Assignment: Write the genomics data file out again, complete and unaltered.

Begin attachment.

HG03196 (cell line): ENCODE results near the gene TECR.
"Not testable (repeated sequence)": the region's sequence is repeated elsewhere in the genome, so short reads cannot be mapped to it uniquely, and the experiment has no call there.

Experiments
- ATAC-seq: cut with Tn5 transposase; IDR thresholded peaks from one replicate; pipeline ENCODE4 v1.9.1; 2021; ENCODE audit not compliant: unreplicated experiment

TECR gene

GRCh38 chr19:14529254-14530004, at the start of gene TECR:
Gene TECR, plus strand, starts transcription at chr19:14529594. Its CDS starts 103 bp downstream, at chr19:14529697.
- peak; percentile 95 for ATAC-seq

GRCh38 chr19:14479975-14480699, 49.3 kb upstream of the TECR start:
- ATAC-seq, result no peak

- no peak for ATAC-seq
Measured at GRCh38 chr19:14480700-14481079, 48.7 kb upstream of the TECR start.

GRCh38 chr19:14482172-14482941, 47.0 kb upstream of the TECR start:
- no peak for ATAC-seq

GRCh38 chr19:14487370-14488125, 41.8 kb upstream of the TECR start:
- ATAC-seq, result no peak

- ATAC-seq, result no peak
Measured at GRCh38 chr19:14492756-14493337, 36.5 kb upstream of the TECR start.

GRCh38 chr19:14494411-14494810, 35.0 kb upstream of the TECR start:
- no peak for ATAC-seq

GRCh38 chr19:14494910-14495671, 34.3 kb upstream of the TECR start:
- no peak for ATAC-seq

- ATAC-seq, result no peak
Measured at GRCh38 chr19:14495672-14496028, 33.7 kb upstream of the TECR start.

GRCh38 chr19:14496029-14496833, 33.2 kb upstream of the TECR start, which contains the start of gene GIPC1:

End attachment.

HG03196 (cell line): ENCODE results near the gene TECR.
"Not testable (repeated sequence)": the region's sequence is repeated elsewhere in the genome, so short reads cannot be mapped to it uniquely, and the experiment has no call there.

Experiments
- ATAC-seq: cut with Tn5 transposase; IDR thresholded peaks from one replicate; pipeline ENCODE4 v1.9.1; 2021; ENCODE audit not compliant: unreplicated experiment

TECR gene

GRCh38 chr19:14529254-14530004, at the start of gene TECR:
Gene TECR, plus strand, starts transcription at chr19:14529594. Its CDS starts 103 bp downstream, at chr19:14529697.
- peak; percentile 95 for ATAC-seq

GRCh38 chr19:14479975-14480699, 49.3 kb upstream of the TECR start:
- ATAC-seq, result no peak

- no peak for ATAC-seq
Measured at GRCh38 chr19:14480700-14481079, 48.7 kb upstream of the TECR start.

GRCh38 chr19:14482172-14482941, 47.0 kb upstream of the TECR start:
- no peak for ATAC-seq

GRCh38 chr19:14487370-14488125, 41.8 kb upstream of the TECR start:
- ATAC-seq, result no peak

- ATAC-seq, result no peak
Measured at GRCh38 chr19:14492756-14493337, 36.5 kb upstream of the TECR start.

GRCh38 chr19:14494411-14494810, 35.0 kb upstream of the TECR start:
- no peak for ATAC-seq

GRCh38 chr19:14494910-14495671, 34.3 kb upstream of the TECR start:
- no peak for ATAC-seq

- ATAC-seq, result no peak
Measured at GRCh38 chr19:14495672-14496028, 33.7 kb upstream of the TECR start.

GRCh38 chr19:14496029-14496833, 33.2 kb upstream of the TECR start, which contains the start of gene GIPC1: